- 1 The thermocouple should be located on the gas control thermostat. The thermostat for the gas control system will be located on the outside of the gas tank, potentially on a neighboring wall. Check the side of the thermostat for a flexible tubing that has been connected into the wall. It is frequently painted in silver or crimson.
- The tube links to the gas valve, which is located below the pilot light, and it is made of brass.
- 2With a wrench, pry the thermocouple out of the circuit. Return to the thermostat and look for the metal nut that is holding the thermocouple in place with your fingers. Using a 7/16-inch (11-millimeter) wrench, spin the nut counterclockwise to release the thermocouple. Start by turning on the multimeter. The sort of multimeter with red and black clamps is the most convenient to use for this particular test. Turn on the power switch for the multimeter. Change the measurement to Ohms by turning the settings dial to the right. The Ohms sign is represented by a horseshoe shape. An electrical resistance meter is used to measure electrical resistance.
- Consult your multimeter’s owner’s manual for more detailed instructions on how to use it.
- 4 Holding the leads of the multimeter together will allow you to test it. Separate the black and red clamps, or leads, by holding them apart. When you aim them in different directions, the meter should remain at infinity on the left side of the screen. Watch as the meter goes from 0 to 5 as you connect the leads together. Connect the thermocouple leads to the leads on the thermocouple. The top end of the thermocouple should be clamped with the black lead. This is the portion of the thermostat that you removed previously and which seems to be a spherical nub in shape. Take the red lead and attach it to the tube just below the nut on the thermocouple to prevent it from moving. The tube is either silver-colored or copper-colored, and the clamp should be placed directly to it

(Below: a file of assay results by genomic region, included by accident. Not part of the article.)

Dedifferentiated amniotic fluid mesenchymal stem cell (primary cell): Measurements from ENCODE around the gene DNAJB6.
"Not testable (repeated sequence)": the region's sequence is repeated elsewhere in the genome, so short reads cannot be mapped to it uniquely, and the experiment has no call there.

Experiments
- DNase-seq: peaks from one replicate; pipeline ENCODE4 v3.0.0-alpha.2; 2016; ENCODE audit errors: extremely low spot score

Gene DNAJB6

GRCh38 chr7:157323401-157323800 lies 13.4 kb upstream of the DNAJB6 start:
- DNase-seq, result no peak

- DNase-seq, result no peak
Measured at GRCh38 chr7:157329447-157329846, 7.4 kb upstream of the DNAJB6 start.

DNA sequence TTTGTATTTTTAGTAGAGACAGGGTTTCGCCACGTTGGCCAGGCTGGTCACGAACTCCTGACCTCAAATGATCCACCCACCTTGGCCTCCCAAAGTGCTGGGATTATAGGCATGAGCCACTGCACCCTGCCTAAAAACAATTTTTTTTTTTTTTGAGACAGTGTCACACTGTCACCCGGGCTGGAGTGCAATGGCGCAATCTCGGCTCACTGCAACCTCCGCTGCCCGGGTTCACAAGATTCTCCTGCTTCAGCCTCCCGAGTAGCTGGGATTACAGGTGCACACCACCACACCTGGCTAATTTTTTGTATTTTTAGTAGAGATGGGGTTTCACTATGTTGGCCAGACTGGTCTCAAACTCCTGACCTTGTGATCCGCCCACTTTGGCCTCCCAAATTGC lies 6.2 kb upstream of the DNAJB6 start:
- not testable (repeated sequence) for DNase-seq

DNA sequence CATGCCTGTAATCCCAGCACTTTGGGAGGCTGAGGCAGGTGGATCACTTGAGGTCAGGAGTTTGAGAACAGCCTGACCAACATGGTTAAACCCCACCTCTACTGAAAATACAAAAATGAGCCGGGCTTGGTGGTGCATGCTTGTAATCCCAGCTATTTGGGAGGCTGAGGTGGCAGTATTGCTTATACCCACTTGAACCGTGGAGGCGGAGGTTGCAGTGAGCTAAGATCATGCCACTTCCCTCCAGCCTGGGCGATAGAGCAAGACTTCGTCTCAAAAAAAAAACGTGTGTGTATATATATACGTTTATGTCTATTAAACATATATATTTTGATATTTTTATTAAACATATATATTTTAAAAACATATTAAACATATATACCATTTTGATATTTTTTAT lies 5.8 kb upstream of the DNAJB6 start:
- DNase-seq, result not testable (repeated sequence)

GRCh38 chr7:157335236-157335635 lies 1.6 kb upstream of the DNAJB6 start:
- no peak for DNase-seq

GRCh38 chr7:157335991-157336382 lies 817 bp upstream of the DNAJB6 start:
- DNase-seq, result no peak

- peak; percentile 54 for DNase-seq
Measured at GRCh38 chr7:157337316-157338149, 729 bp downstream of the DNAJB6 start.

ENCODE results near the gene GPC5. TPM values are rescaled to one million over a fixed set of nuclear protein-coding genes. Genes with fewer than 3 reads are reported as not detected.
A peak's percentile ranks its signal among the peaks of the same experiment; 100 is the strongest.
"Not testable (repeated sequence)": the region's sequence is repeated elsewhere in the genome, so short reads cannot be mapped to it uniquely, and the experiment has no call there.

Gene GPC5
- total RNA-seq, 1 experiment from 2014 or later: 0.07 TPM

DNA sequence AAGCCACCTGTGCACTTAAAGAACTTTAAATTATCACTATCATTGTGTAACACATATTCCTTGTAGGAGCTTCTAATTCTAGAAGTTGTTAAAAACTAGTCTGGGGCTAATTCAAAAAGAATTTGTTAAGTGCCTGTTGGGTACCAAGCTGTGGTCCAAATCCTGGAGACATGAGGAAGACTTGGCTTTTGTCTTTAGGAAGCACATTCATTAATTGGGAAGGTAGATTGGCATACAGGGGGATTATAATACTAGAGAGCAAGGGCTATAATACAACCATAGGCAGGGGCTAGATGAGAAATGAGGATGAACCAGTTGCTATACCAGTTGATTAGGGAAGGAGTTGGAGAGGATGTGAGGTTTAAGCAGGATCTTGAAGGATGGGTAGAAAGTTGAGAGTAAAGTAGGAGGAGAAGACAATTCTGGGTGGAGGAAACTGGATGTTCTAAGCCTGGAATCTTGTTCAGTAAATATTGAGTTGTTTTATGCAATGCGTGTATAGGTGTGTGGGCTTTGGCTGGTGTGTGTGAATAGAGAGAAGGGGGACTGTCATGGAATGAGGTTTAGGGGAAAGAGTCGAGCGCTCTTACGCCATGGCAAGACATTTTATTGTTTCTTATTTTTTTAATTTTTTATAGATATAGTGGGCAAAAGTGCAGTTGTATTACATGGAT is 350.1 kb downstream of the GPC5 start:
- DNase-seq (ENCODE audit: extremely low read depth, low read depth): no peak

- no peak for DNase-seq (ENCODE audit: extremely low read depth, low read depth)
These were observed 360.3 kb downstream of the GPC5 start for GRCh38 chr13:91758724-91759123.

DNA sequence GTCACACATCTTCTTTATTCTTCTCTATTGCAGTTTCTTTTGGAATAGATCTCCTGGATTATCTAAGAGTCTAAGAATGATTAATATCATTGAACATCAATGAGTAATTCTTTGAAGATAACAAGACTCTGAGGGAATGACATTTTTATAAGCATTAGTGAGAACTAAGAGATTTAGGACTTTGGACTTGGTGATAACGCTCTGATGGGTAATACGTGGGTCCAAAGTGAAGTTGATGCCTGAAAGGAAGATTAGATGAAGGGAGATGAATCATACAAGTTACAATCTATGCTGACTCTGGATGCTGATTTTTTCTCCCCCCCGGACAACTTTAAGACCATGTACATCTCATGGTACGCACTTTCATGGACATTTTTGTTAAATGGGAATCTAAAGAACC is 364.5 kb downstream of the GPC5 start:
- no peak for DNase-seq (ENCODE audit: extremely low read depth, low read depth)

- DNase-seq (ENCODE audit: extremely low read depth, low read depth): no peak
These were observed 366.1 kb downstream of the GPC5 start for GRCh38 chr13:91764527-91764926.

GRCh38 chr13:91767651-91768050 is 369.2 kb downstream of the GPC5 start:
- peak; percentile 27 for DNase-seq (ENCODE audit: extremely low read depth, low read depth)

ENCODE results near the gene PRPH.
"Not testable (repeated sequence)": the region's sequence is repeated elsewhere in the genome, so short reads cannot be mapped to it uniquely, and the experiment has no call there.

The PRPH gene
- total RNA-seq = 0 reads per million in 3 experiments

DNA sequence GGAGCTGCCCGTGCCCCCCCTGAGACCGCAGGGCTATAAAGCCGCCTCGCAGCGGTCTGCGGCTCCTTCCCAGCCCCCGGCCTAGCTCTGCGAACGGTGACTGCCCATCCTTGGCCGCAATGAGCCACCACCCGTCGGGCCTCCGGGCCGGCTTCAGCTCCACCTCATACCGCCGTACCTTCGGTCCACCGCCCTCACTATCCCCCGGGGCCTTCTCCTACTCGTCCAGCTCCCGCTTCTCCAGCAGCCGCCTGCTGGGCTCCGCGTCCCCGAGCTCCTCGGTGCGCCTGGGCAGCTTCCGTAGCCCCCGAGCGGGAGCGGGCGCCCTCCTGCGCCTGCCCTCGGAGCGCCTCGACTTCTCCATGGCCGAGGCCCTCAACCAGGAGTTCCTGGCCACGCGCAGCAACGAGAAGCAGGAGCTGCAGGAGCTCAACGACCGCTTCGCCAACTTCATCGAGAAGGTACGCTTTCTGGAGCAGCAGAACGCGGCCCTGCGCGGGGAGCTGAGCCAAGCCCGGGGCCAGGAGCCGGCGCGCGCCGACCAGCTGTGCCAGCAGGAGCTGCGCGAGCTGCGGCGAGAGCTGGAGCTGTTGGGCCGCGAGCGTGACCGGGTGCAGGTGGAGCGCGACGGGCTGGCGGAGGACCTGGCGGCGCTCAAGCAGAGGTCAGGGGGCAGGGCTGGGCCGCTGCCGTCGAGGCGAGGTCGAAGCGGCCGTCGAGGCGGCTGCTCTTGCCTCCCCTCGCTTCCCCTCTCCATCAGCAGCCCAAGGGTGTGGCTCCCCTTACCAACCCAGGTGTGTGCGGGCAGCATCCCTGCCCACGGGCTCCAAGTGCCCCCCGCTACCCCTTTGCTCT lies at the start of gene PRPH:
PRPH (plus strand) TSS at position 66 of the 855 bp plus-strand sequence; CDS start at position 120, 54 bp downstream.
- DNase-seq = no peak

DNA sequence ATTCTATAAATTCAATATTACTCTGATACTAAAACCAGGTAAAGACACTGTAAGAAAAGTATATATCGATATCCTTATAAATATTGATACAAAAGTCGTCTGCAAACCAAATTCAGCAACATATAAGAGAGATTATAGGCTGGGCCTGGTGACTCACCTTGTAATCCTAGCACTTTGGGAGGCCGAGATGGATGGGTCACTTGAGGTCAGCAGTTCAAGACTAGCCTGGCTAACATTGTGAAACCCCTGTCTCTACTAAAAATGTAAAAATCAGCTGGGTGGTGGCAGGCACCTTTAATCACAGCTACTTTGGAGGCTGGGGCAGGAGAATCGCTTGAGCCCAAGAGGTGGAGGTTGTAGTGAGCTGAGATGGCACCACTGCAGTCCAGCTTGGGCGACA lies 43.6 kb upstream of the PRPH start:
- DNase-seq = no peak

- Otherwise, the clamp will not work. 6 In order to begin the test, turn on the pilot light. First, switch the multimeter to the volts setting. Turn on the pilot light by turning the knob on the gas valve on the tank. This is generally accomplished by rotating the knob to the “Pilot” position and then pressing and holding down the reset button located on the top of the gas valve box.
- 4 When you hold the leads together, you may test the multimeter. The clamps or leads in the colors black and red should be separated. As long as you aim them in opposing directions, the meter should remain at infinity on the left. Watch as the meter changes from 0 to 5 by connecting the leads together. To connect the thermocouple, connect the leads together. The top end of the thermocouple should be clamped using the black lead. There’s a spherical nub on the end of this piece, which you removed from the thermostat previously. The red lead should be connected to the tube below the nut on the thermocouple. In this case, the tubing is either silvery or coppery in color, and it should be clamped directly to the wall. 6 To begin the test, turn on the pilot light. First, switch the multimeter to volts. By turning the knob on the tank’s gas valve, you may turn on the pilot light. For the most part, this is accomplished by rotating the knob to the “Pilot” position and then pressing and holding down a reset button located on top of the gas valve box.
- 7 Make sure the thermocouple reaches a voltage of 25 millivolts. Allow one minute for the thermocouple to warm up. After one minute has passed, check the display on the multimeter. If it is displaying millivolts, the reading should be between 25 and 35 millivolts. If it merely displays volts, check for the meter to go slightly over zero
- Otherwise, leave it alone.
- Inspect the thermocouple to ensure that it is reaching 25 millivolts. Allow a minute for the thermocouple to warm up before proceeding. Check the display of the multimeter after one minute has passed. The millivolts displayed should be between 25 and 35 if the device is capable of displaying such information. It is important to notice if it just displays volts and whether or not the meter has moved significantly over zero.
- Another alternative is to contact a heater repair technician in your area. This is an excellent alternative if you require assistance with the repairs or think that your system is experiencing additional issues, such as a defective gas valve.
Alternatively, you might contact a local heater repair service. In the event that you require assistance with the repairs or think that your system has other issues, such as a malfunctioning gas valve, this is an excellent choice.